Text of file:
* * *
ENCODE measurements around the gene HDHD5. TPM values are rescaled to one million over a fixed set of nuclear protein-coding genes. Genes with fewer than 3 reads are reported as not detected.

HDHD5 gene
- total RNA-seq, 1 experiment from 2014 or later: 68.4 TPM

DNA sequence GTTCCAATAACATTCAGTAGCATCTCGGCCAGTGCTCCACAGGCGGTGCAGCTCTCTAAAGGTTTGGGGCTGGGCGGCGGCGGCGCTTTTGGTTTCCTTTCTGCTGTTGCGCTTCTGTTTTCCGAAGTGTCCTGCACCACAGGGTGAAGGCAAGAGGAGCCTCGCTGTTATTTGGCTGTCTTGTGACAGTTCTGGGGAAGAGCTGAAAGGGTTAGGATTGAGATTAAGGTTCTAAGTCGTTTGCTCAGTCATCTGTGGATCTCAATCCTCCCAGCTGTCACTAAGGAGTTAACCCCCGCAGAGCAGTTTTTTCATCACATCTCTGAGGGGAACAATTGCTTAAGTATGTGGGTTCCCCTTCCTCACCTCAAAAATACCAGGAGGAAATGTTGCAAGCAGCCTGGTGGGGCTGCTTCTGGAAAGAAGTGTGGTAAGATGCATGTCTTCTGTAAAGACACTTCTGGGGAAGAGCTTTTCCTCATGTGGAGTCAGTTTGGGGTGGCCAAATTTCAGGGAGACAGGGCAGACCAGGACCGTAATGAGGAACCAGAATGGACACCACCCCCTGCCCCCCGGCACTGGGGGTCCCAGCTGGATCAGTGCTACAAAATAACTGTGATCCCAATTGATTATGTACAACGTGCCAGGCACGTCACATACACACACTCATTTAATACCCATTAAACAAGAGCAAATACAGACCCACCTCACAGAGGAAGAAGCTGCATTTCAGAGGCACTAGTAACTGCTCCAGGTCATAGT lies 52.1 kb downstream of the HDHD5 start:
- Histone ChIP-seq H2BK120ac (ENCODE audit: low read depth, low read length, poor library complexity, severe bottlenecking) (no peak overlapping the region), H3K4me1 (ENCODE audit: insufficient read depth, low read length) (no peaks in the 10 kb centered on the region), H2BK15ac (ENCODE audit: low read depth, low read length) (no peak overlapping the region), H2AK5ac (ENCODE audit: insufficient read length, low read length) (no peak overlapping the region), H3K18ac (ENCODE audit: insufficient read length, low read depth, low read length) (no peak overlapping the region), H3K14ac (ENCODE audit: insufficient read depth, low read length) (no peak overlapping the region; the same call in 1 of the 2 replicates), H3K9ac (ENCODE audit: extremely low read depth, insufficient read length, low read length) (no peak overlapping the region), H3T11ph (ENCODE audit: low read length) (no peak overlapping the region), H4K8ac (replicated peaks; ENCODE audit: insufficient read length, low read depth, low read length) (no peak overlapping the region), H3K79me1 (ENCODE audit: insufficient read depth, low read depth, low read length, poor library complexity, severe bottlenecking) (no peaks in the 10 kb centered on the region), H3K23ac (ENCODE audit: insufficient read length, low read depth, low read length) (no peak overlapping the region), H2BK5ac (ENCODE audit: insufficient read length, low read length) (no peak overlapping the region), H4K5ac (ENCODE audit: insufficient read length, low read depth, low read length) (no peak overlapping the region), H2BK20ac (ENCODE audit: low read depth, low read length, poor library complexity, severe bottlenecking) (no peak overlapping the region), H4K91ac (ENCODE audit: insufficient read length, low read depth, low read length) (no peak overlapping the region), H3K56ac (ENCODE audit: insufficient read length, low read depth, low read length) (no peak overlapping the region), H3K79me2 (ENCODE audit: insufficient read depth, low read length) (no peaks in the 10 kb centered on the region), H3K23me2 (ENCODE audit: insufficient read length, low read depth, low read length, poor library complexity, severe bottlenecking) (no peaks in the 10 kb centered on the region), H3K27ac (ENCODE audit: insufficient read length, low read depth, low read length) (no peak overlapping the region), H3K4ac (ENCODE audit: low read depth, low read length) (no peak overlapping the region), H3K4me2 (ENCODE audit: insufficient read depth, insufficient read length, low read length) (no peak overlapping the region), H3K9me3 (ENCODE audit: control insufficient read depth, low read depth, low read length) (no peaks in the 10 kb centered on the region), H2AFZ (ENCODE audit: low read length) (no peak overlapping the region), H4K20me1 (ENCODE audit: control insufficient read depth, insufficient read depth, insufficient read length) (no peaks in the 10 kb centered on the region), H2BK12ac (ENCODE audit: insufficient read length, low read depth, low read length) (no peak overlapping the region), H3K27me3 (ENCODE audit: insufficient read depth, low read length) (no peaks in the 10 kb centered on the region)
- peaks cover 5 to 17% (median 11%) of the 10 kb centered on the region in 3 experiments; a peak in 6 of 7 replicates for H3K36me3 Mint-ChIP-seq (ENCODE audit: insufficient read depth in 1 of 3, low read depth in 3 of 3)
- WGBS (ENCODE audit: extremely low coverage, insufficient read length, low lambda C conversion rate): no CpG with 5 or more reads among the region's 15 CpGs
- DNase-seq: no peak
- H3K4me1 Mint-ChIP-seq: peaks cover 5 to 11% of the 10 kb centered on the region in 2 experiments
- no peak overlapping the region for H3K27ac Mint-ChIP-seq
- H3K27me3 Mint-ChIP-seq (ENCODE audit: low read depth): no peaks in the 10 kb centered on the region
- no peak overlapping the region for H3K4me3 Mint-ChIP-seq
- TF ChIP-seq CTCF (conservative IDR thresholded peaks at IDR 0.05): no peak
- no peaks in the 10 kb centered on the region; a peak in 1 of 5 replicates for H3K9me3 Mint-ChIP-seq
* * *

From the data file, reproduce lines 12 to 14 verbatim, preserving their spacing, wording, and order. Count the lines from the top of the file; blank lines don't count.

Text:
- no peak overlapping the region for H3K4me3 Mint-ChIP-seq
- TF ChIP-seq CTCF (conservative IDR thresholded peaks at IDR 0.05): no peak
- no peaks in the 10 kb centered on the region; a peak in 1 of 5 replicates for H3K9me3 Mint-ChIP-seq